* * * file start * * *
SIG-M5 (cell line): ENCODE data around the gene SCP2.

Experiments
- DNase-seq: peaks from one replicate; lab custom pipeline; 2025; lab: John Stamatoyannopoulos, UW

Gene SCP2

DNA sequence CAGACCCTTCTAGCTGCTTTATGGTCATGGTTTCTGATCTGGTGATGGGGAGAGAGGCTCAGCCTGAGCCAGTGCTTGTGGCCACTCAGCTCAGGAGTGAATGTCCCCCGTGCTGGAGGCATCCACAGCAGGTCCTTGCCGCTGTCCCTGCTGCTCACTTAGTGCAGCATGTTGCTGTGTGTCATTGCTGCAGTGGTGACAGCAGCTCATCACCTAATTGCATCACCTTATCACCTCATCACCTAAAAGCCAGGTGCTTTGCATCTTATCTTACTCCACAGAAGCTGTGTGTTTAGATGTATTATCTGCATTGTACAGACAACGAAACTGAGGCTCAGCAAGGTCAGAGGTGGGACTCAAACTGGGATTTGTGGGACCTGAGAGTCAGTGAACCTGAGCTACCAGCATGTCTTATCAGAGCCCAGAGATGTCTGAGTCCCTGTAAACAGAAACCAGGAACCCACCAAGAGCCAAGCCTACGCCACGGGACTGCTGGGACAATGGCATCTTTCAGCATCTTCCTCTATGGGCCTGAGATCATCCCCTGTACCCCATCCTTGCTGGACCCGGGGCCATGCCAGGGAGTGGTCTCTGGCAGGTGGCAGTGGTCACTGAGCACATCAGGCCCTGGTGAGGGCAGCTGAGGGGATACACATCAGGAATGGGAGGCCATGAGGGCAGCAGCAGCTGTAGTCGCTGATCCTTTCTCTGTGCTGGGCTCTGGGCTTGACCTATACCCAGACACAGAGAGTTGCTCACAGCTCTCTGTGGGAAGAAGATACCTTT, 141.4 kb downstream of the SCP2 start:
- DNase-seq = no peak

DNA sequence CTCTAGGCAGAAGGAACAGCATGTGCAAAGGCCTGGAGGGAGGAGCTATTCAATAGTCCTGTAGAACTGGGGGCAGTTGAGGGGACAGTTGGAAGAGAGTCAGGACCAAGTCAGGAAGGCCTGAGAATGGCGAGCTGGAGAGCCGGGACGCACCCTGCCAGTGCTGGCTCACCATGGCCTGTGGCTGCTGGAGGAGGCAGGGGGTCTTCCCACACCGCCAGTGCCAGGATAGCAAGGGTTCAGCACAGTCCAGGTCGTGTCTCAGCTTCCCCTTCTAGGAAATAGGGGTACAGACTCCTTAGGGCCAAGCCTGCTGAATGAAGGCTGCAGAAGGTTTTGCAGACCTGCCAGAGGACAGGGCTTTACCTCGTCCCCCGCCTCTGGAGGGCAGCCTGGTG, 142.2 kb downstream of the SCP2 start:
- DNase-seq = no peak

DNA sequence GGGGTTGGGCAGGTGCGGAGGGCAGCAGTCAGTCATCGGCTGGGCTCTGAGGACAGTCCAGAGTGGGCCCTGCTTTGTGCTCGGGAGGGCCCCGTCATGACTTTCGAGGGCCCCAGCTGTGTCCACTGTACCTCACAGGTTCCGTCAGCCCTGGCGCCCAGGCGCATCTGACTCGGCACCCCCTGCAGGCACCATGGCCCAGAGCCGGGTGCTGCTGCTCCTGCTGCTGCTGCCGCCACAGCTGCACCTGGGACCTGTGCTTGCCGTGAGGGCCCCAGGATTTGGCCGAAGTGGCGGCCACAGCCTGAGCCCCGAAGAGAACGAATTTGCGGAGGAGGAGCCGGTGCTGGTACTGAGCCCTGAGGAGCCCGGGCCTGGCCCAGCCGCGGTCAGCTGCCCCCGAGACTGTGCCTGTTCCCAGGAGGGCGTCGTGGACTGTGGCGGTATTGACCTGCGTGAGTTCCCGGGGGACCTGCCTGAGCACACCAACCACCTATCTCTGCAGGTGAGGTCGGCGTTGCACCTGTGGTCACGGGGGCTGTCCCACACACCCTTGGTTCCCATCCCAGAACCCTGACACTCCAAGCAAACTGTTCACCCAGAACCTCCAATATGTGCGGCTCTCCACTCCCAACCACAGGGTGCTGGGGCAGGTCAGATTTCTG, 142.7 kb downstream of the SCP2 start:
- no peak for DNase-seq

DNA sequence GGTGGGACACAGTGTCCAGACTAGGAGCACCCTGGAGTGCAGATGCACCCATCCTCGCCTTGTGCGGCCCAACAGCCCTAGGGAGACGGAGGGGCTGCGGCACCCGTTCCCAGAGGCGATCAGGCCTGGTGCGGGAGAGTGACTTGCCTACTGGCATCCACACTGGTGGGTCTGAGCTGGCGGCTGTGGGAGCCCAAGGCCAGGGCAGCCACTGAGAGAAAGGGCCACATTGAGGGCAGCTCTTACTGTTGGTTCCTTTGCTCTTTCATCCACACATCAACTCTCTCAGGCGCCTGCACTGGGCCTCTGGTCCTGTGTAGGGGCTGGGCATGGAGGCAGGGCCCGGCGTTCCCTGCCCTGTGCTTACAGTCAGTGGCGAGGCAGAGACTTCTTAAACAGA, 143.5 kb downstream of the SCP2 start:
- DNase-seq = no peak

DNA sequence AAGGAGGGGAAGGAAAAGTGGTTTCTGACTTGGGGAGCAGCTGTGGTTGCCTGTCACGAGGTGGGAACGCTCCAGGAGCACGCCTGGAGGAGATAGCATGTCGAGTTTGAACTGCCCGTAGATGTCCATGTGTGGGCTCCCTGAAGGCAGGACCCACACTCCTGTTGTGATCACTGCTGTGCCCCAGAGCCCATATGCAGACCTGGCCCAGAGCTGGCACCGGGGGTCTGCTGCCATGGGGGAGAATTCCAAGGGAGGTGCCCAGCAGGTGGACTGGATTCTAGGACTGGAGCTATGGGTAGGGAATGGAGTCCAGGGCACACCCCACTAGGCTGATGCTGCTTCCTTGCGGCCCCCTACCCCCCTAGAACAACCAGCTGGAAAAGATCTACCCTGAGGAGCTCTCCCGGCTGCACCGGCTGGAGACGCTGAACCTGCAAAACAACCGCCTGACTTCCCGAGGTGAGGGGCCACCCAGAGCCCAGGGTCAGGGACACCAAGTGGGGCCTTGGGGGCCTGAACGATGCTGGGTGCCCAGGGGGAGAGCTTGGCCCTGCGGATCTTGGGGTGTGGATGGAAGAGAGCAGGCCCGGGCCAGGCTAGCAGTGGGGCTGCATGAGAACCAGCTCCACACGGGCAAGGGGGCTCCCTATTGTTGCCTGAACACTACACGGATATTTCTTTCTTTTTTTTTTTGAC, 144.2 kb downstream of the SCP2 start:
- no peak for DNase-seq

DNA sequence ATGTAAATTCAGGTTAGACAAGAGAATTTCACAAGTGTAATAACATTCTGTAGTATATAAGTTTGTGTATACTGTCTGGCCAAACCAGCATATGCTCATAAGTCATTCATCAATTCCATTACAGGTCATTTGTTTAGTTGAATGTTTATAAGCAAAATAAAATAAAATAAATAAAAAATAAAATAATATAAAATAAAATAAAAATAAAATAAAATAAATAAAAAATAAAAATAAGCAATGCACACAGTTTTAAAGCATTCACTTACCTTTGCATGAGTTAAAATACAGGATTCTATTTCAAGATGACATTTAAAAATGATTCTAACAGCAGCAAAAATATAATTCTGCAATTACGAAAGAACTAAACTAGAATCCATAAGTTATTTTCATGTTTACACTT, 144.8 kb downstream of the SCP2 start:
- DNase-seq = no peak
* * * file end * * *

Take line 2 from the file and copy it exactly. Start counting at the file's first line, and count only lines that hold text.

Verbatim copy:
Experiments